Brazilian security expert Paulo Pagliusi says he is “astonished” by Canada’s hacking power.
He recently spent three hours reviewing the leaked Communications Security Establishment Canada (CSEC) slides on behalf of Brazil’s Fantastico TV program, which broadcast a report last week alleging CSEC spied on internal communications at the Brazilian Ministry of Mines and Energy (MME).
A retired navy officer-turned-chief executive for Procela IT Security Intelligence, a security-intelligence company, Mr. Pagliusi answered questions from The Globe and Mail via e-mail. The exchange has been edited.
You said that you were amazed by the “sheer power” of this attack. Can you expand on why you said this?
I was astonished by the power of these tools to infiltrate the ministry, such as the “Olympia” program from CSEC. I was especially surprised by the detailed and straightforward way in which the process is explained to intelligence agents, and how thoroughly the Brazilian ministry’s communications were dissected.
The leaked documents have also shown how the data gleaned through espionage was shared with an international spy network, named the “Five Eyes.” [An alliance of five English-speaking countries – Australia, Britain, Canada, New Zealand and the United States – to share intelligence and electronic eavesdropping is commonly known as “Five Eyes.”]
How would you describe the nature of the Olympia program?
As a result of using Olympia for infiltrating the ministry over an unspecified period, the CSEC has developed a detailed map of the institution’s communications. As well as monitoring e-mail and electronic communications, the Olympia program screens I have seen in that presentation have shown that CSEC could also have eavesdropped on telephone conversations.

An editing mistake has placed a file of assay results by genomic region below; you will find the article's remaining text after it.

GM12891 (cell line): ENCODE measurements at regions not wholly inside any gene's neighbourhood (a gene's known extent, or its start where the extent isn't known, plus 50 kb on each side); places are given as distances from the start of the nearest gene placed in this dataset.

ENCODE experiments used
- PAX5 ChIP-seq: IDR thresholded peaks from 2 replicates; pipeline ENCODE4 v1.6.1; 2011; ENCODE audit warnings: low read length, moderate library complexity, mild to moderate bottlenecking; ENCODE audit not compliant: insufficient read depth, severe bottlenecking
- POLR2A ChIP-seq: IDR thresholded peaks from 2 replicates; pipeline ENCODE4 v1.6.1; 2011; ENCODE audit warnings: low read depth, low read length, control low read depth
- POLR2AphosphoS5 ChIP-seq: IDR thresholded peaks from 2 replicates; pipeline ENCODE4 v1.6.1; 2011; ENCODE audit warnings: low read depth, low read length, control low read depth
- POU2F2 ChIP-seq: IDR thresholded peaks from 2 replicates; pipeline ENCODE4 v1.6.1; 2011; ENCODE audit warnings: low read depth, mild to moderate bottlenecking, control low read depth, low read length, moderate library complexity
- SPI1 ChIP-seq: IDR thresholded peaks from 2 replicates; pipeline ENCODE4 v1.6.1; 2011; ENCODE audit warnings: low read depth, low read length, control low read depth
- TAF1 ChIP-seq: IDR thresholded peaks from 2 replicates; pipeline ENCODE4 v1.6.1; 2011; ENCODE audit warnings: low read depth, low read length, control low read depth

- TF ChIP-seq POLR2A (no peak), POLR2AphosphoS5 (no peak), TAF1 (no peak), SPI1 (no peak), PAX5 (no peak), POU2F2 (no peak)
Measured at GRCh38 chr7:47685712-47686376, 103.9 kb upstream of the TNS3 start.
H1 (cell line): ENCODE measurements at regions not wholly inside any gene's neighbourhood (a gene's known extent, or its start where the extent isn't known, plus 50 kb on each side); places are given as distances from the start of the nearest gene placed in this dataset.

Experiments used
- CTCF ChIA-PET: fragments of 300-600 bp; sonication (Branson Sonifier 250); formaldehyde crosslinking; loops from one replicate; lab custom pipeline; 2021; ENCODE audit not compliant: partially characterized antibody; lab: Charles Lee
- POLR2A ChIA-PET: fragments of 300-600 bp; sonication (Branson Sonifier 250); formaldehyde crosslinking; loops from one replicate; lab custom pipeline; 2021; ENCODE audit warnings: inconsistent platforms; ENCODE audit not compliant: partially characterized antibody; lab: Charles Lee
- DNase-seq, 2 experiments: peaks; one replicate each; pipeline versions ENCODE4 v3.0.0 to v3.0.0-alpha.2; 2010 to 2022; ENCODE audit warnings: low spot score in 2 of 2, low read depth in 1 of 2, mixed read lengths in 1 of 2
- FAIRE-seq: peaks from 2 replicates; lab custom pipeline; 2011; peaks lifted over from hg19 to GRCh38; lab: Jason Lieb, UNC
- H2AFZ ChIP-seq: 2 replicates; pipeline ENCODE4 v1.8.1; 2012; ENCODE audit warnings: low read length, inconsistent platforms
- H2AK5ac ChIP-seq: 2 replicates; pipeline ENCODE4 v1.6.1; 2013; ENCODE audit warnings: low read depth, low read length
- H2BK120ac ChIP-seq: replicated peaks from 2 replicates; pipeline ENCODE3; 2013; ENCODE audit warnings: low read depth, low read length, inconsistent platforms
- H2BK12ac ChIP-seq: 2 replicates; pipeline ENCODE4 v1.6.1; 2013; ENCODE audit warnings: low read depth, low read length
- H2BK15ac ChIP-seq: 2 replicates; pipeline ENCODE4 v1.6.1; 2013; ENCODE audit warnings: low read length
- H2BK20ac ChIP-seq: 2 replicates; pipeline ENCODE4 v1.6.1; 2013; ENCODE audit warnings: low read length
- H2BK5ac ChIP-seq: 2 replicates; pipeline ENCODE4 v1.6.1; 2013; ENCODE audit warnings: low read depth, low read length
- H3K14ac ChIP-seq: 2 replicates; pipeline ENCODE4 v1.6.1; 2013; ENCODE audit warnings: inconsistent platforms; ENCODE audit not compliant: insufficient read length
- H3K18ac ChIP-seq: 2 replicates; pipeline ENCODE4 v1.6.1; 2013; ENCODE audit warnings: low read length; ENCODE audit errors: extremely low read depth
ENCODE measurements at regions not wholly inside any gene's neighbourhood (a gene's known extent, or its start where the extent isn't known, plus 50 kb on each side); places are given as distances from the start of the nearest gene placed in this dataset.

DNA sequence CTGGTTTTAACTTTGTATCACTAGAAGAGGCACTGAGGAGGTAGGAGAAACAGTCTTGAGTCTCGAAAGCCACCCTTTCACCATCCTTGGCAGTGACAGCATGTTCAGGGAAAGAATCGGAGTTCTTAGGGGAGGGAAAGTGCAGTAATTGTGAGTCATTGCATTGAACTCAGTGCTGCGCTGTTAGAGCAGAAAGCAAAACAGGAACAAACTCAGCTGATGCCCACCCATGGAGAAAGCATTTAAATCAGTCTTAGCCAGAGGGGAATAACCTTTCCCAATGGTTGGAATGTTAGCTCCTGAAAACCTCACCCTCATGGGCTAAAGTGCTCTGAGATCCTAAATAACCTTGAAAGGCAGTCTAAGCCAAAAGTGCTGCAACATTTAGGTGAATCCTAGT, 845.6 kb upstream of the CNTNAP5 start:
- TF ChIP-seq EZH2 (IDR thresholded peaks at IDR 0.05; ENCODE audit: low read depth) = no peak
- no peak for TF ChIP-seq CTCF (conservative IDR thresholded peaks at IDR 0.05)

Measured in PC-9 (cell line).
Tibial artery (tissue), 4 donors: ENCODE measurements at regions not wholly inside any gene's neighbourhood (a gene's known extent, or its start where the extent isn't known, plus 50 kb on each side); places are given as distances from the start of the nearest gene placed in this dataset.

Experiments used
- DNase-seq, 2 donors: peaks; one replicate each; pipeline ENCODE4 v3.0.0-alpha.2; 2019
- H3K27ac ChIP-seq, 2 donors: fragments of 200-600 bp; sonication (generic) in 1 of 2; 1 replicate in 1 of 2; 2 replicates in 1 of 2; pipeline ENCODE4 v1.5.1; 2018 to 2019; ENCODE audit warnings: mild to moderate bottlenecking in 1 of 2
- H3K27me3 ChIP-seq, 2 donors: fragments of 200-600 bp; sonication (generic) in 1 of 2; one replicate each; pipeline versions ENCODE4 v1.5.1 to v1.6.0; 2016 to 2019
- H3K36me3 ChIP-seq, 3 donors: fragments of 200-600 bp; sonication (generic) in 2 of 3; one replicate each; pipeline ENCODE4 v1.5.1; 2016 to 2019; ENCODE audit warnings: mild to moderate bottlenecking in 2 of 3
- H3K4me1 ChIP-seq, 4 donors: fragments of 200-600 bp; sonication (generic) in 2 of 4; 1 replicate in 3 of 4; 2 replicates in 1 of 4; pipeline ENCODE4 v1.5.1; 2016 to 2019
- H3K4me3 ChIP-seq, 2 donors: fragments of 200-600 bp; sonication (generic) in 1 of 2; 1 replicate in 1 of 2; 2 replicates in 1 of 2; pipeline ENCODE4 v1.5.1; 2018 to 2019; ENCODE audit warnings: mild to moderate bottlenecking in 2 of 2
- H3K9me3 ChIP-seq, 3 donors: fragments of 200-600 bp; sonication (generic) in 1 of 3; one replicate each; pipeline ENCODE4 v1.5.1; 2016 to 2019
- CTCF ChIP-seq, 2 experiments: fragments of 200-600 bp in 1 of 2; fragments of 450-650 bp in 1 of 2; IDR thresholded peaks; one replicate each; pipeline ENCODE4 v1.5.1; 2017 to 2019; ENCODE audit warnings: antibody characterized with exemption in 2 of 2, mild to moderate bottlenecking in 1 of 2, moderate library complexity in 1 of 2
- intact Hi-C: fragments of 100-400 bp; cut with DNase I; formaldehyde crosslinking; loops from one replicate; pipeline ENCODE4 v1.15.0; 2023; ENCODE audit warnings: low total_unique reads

The MME uses an encrypted server. What could CSEC see by getting inside it?
These MME servers use private encryption, for instance, to contact the National Oil Agency, Petrobras, Eletrobras, the National Department of Mineral Production and even the president of the Republic. CSEC could see state conversations, government strategies upon which no one should be able to eavesdrop.
What is the significance of the CSEC metadata maps showing MME communications to Saudi, Jordan, Eritrea, even Canada?
It means that CSEC has mapped a number of communications of the mentioned countries, being able to monitor e-mail and electronic communications and eavesdropping on telephone conversations.
What is the significance of the slide saying CSEC wanted to call in “TAO” for a “man on the side” operation?
Tailored Access Operations (TAO) is a cyber-warfare intelligence-gathering unit of the U.S. National Security Agency.
TAO identifies, monitors, infiltrates and gathers intelligence on computer systems. In my opinion, the author of the CSEC presentation makes the next steps very clear. Among the actions suggested, there is a joint operation with TAO for an invasion known as “Man on the Side.” All incoming and outgoing communications in the network can be copied, but not altered.
It would be like working on a computer with someone looking over your shoulder.
Do you have any theories about what precisely Canada wanted inside the MME servers?
Considering only the documents leaked by Edward Snowden, I have seen, it is not possible to conclude what precisely Canada wanted inside the MME servers.
However, the speculation it could be broad based economic trend information makes to me perfect sense. In my opinion, specific technology (i.e. “Does Brazil have tech to explore ocean fields that rest of world lacks?”) cannot be found in MME servers.Report Typo/Error